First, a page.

Past Meets‎ > ‎

Helderberg Nature Reserve with Nina, 3 August 2014

posted 29 Aug 2014, 12:56 by Hagen Liebberger   [ updated 29 Aug 2014, 13:13 ]


I made a mistake – but I’ll get to that in a minute. Up at 07:00 and shower. It’s so nice and warm under the faucet that when I have the courage to shut it down, I find I’m running late.

Hill gear is no problem, as I can pack that on autopilot, but food – what to eat quickly? Slice up some fresh fruit; throw on some muesli and splash in too much milk. A few spoonful’s then – and now comes the mistake – I put the bowl on the floor of the passenger front seat, in order eat a few more spoonful’s at traffic lights. No traffic on a Sunday morning so it shouldn’t be a problem. I had not counted on the lights at the Verdegelen clinic going amber at just the wrong second. I braked to a halt but my cereal carried on out of the bowl towards Somerset West. All over the car carpet; ‘damn’, or maybe stronger words were said.

I am new here, but I had explored Woodie’s Walk the previous week and on another stunning day last week day I had made West Peak, so I knew the way to the Helderberg Reserve, and there ready to go was our guide Nina Nezura and our other three walkers Gudrun Anderson, Riaan Marais and Jolene Wium.

The forecast was rain, but we were lucky as the morning was fine but cloudy, though touched by a little chill of a Cape Winter. Up on the hillside, the path options are fairly obvious, but the faynbos bushy section out of the car park has twice got me lost in a myriad of wood paved and gravel tracks, so I was happy to follow Nina as she led with local knowledge up and out of the lower bush covered slopes.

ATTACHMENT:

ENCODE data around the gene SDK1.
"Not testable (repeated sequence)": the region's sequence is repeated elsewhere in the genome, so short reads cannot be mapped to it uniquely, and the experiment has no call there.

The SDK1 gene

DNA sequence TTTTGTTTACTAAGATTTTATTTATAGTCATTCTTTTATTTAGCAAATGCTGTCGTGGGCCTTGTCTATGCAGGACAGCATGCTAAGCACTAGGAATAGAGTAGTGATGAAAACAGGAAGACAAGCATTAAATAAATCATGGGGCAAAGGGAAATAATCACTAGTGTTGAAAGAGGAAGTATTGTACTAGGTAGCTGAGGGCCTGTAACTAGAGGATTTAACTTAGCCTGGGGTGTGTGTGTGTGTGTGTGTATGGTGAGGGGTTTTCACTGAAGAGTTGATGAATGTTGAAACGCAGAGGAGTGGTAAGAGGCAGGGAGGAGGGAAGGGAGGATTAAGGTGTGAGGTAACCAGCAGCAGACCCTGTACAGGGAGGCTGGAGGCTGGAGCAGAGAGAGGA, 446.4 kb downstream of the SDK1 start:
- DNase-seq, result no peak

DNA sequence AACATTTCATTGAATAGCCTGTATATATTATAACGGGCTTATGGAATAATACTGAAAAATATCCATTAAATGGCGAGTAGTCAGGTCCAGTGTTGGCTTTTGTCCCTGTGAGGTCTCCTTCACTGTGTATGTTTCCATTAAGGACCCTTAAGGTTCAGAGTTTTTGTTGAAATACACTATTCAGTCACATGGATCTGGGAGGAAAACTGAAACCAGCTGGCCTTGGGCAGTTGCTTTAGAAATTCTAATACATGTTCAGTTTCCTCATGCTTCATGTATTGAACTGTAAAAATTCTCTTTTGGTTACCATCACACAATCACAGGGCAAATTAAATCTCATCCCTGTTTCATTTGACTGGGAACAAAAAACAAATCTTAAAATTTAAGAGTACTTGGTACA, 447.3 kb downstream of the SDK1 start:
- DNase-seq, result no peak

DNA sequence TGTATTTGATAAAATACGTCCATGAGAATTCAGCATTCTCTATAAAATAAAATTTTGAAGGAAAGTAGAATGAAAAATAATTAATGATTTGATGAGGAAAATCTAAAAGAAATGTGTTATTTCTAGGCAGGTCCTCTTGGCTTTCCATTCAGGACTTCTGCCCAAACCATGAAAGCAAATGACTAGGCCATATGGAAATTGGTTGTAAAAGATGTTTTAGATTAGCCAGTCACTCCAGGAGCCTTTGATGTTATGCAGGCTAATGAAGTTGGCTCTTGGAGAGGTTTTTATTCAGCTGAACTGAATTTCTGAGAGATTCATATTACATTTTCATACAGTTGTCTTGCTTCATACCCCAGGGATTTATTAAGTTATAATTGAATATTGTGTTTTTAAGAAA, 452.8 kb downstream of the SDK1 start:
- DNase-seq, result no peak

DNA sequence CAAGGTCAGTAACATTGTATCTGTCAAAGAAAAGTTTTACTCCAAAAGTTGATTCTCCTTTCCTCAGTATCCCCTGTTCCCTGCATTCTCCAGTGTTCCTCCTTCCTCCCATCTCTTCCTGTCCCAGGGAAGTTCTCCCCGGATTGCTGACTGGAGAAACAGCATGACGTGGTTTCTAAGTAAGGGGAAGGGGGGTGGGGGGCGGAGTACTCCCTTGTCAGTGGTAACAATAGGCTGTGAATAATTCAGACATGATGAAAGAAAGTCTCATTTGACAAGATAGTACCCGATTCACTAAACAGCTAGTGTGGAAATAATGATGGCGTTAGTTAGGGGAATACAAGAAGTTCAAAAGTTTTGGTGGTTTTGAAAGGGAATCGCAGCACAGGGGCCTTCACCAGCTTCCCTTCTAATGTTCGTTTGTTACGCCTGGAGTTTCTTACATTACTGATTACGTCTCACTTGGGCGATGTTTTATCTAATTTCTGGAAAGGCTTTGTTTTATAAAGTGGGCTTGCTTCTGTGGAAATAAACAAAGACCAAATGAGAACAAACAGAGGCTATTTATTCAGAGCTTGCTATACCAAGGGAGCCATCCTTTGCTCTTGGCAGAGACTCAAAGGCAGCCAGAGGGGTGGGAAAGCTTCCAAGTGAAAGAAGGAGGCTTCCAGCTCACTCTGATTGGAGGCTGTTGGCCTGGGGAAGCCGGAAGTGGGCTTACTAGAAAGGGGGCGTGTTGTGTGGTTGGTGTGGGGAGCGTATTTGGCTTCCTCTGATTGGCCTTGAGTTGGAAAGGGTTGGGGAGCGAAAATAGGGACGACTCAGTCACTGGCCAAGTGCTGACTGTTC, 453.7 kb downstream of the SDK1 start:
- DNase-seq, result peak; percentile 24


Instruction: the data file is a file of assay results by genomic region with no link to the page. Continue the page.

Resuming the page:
It’s kind of neat that you can use sections of the lower Sugarbird walk and the upper Protea trail to gain the upper slopes of West Peak.

Right enough, Protea’s grow everywhere, which pisses me off, as I can’t get any to grow in my garden at Sir Lowries Pass. We soon branch off at the upper right point of the Protea trail and head up into Disa Gorge. This wooded defile, echoing the calls of a troop of small monkeys and accompanied by a classic sparkling trickling brook, is a magical place. If a Hobbit straight out of ‘The Lord of the Rings’ came bounding down the other bank, I think all of us would accept this as normal and just say ‘Hi, and how is Gandalf these days?’

Soon enough the Leopard Loop trail takes us out of the Gorge and onto to a fine path, crossing the lower slopes of West Peak, giving us great views of the mountain flanks and the settlements down to the sea. Time for pics - me with you, you with me – no let me take one with you in it…. Permutations are endless when everyone is enjoying themselves and wanting to help each other. Soon enough the Leopards Loop ends and we pick up the ‘down’ path to regain the top left of Protea Trail.

Onwards and downwards, Jolene and I were chatting away, so much that we lost the pack and reached the car park by a direct descent of all the Songbird Walk whilst the others led by Nina probably went down a much nicer descent back through the fynbos.

We gathered in the Nature Reserve café, and put back on the calories we had lost on the walk, by each eating a full slice of apple crumble and cream. I was educated further in the delights of Rooibos and honeybush tea, after which we all went our ways, having enjoyed some sweat, laughs, information and great views from the flanks of a fine mountain. The rest of Sunday was but an anti climax.

Thanks to my companions Gudrun, Jolene, Riaan and our guide Nina.

Steve Chadwick

Comments